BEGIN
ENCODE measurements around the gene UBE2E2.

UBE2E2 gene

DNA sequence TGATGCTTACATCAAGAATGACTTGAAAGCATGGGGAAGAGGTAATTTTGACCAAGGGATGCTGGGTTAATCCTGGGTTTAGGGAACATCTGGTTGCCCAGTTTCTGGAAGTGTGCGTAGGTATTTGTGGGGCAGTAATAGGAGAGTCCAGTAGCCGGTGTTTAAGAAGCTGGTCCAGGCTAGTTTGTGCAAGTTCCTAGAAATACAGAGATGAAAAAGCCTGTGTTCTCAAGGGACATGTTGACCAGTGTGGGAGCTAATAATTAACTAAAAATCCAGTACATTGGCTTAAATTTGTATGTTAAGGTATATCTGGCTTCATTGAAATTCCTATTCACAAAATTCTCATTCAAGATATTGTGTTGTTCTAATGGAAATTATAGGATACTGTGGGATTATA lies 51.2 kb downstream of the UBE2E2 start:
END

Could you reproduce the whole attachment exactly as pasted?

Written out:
ENCODE measurements around the gene UBE2E2.

UBE2E2 gene

DNA sequence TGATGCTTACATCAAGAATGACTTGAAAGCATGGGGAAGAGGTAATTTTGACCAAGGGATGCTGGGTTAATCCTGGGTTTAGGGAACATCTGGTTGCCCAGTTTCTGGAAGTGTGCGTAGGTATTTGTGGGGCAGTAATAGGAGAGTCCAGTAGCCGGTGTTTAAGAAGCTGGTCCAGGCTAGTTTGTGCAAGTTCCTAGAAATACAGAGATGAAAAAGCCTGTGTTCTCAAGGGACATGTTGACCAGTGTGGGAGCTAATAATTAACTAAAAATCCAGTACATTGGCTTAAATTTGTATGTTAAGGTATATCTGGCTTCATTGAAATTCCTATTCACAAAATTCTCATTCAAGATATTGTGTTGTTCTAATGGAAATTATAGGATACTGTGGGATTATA lies 51.2 kb downstream of the UBE2E2 start: